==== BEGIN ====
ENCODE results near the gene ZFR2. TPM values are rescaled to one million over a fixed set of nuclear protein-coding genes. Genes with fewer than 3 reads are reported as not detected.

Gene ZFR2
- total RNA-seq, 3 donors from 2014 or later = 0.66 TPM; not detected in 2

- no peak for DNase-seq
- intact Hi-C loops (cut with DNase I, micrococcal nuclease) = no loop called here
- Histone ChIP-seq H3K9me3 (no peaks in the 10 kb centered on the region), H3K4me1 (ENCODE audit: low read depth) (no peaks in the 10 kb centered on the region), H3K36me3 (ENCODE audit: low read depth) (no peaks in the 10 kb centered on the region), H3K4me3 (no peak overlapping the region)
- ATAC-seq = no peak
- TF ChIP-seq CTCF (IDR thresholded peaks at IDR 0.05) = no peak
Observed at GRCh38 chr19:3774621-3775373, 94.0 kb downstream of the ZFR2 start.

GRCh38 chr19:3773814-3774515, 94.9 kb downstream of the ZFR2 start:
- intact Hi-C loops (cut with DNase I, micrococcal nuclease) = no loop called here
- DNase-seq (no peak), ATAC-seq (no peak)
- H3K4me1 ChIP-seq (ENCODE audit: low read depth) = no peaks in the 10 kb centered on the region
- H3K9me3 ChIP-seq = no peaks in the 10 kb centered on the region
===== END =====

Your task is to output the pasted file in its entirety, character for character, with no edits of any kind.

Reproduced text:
ENCODE results near the gene ZFR2. TPM values are rescaled to one million over a fixed set of nuclear protein-coding genes. Genes with fewer than 3 reads are reported as not detected.

Gene ZFR2
- total RNA-seq, 3 donors from 2014 or later = 0.66 TPM; not detected in 2

- no peak for DNase-seq
- intact Hi-C loops (cut with DNase I, micrococcal nuclease) = no loop called here
- Histone ChIP-seq H3K9me3 (no peaks in the 10 kb centered on the region), H3K4me1 (ENCODE audit: low read depth) (no peaks in the 10 kb centered on the region), H3K36me3 (ENCODE audit: low read depth) (no peaks in the 10 kb centered on the region), H3K4me3 (no peak overlapping the region)
- ATAC-seq = no peak
- TF ChIP-seq CTCF (IDR thresholded peaks at IDR 0.05) = no peak
Observed at GRCh38 chr19:3774621-3775373, 94.0 kb downstream of the ZFR2 start.

GRCh38 chr19:3773814-3774515, 94.9 kb downstream of the ZFR2 start:
- intact Hi-C loops (cut with DNase I, micrococcal nuclease) = no loop called here
- DNase-seq (no peak), ATAC-seq (no peak)
- H3K4me1 ChIP-seq (ENCODE audit: low read depth) = no peaks in the 10 kb centered on the region
- H3K9me3 ChIP-seq = no peaks in the 10 kb centered on the region